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Zimbabwe’s ruling party sacks Robert Mugabe as leader

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Zimbabwe's ruling party sacks Robert Mugabe as leader

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Media captionPeople sing and celebrate as Zimbabwe's President Robert Mugabe is sacked

Zimbabwe's ruling party has sacked Robert Mugabe as its leader, as pressure intensifies for him to step down as president.

Zanu-PF has also given Mr Mugabe, 93, until 10:00 GMT on Monday to resign as president, or face impeachment.

He is currently addressing the nation, after meeting military leaders who have called on him to step down.

The military intervened last week, in an apparent attempt to block him from installing his wife as his successor.

The first lady, Grace Mugabe, and several other senior officials have been expelled from the party altogether.

Tens of thousands of Zimbabweans attended street protests on Saturday, demonstrating against the Mugabes.

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No details of the talks between Mr Mugabe and the military leaders have been released. However, photos posted by the state-run Herald newspaper show the two sides – who also met several days ago – shaking hands.

Mr Mugabe was said to be seeking more time to negotiate his exit after nearly four decades in power.

A number of sources close to the talks said Mr Mugabe is poised to resign, but this has yet to be confirmed.

Skip Twitter post by @HeraldZimbabwe

President Robert Mugabe met with Army Generals this afternoon. pic.twitter.com/m7EViqyPjS

— The Herald Zimbabwe (@HeraldZimbabwe) November 19, 2017

Report

End of Twitter post by @HeraldZimbabwe

Cheering erupted when the decision to dismiss Mr Mugabe as party leader was announced in Harare on Sunday.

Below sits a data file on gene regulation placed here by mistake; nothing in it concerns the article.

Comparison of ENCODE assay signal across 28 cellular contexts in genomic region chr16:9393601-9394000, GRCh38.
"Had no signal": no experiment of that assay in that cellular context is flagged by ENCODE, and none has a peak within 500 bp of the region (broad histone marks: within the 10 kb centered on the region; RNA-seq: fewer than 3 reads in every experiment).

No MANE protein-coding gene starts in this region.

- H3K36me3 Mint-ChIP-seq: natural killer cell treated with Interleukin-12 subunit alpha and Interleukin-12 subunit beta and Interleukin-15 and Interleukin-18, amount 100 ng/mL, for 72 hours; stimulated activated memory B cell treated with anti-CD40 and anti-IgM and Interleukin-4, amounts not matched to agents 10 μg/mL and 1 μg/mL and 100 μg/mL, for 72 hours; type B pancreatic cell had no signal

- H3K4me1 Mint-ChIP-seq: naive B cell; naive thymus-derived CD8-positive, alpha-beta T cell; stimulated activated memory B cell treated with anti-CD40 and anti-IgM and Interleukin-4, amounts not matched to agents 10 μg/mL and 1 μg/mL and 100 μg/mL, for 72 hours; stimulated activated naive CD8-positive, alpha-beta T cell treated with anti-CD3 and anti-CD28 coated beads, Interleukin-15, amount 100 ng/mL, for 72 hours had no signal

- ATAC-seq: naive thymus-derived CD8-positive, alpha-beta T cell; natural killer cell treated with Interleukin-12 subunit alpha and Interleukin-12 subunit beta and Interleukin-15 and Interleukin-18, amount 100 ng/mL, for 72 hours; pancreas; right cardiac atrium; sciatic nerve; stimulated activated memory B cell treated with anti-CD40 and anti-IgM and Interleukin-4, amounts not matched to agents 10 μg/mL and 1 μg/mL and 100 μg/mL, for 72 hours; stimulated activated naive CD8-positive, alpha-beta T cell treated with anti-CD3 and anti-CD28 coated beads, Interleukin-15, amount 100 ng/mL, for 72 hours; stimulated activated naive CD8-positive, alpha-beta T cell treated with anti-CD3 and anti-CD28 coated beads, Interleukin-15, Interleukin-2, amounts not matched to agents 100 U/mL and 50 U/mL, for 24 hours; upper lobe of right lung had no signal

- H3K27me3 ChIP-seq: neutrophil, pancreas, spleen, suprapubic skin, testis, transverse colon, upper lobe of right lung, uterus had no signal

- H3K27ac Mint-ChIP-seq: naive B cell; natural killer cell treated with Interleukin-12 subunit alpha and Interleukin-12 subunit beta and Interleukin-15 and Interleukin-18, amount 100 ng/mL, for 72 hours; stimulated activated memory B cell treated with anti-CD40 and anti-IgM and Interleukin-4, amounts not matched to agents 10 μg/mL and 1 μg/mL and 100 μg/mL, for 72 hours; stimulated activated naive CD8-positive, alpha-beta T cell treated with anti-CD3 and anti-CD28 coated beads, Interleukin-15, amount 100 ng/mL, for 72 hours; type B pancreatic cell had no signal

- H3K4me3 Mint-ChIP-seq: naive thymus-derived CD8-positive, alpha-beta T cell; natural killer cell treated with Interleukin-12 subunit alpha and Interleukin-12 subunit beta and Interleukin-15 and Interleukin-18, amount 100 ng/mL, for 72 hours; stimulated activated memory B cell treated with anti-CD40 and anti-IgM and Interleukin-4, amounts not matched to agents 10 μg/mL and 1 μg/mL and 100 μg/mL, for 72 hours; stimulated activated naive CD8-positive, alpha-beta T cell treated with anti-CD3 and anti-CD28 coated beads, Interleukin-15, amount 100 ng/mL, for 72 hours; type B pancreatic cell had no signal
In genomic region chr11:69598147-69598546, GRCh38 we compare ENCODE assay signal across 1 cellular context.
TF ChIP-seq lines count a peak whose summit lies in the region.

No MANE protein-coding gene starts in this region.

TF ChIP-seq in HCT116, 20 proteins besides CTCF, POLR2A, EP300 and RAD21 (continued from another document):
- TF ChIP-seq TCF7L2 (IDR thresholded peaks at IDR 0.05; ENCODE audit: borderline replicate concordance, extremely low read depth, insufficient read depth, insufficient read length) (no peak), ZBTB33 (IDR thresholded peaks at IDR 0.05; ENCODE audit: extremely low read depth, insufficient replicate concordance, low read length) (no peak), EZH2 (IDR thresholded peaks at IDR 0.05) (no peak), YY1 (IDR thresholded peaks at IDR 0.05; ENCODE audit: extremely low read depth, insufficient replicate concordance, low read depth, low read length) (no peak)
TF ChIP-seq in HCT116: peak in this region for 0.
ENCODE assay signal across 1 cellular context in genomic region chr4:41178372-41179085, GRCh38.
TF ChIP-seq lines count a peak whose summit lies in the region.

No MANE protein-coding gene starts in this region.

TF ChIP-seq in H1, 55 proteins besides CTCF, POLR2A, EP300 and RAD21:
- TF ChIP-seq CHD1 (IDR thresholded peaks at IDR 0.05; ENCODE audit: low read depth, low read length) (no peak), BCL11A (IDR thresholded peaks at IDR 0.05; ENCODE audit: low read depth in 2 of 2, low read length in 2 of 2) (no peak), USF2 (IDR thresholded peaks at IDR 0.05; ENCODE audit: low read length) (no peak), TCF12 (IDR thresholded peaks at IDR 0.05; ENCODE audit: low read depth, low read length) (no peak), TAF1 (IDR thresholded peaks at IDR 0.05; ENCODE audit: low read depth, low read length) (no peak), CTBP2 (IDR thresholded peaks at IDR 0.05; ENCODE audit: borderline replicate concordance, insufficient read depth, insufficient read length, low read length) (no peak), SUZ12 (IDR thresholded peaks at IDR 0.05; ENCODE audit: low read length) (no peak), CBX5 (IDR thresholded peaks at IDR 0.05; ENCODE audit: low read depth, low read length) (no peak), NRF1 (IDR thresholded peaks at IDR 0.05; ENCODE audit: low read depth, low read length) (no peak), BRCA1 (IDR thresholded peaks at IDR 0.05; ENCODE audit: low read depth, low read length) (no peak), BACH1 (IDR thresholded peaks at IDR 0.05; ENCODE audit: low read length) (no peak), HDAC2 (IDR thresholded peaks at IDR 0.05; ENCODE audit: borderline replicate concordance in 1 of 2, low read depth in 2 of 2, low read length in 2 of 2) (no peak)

One senior official later told the BBC's Andrew Harding: "It's the dawn of a new era. Mugabe can go farming."

Zanu-PF appointed ex-Vice-President Emmerson Mnangagwa, who was fired by Mr Mugabe two weeks ago, in his place.

The party's central committee also warned that impeachment proceedings would begin if Mr Mugabe did not step down as president by noon local time on Monday.

Impeaching the president would require a two-thirds majority in both houses of Zimbabwe's parliament, which is due to resume on Tuesday.

The opposition MDC-T party has tried unsuccessfully to impeach Mr Mugabe in the past, but this time the ruling party – which has an overwhelming majority in both houses – is likely to go against him.

Image copyright AFP
Image caption President Mugabe's wife, Grace, had emerged as a leading candidate to succeed her husband
Image copyright Reuters
Image caption But Mr Mnangagwa has re-emerged as front runner after his dismissal two weeks ago

Mr Mnangagwa, who left Zimbabwe after he was sacked but has since reportedly returned, has also been nominated as the party's presidential candidate for the 2018 general elections.

Nicknamed "the crocodile" for his perceived shrewdness, Mr Mnangagwa is a former state security chief who is now widely expected to lead an interim post-Mugabe government.

His sacking prompted an extraordinary chain of events over the past week:

  • Mr Mnangagwa fled the country after his dismissal as Mr Mugabe's deputy two weeks ago
  • The army's chief of staff, Gen Constantino Chiwenga, warned last Monday that the military might intervene to stop purges in the party – and was roundly criticised by allies of the Mugabes
  • On Wednesday, soldiers seized the headquarters of the national broadcaster
  • Mr Mugabe has been mostly under house arrest for several days
  • On Saturday, unprecedented mass protests further weakened Mr Mugabe's position

Speaking ahead of the party meeting, the head of the influential War Veterans Association, Chris Mutsvangwa, threatened to "bring back the crowds and they will do their business" if Mr Mugabe did not step down.

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Mr Mugabe has been leader of Zimbabwe for 37 years, having led the country since it gained independence from Britain in 1980.

He has made just one public appearance since events unfolded, speaking at a university graduation ceremony on Friday.

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Media captionZimbabweans rallied to celebrate the army's takeover of the country

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Source – bbc.com

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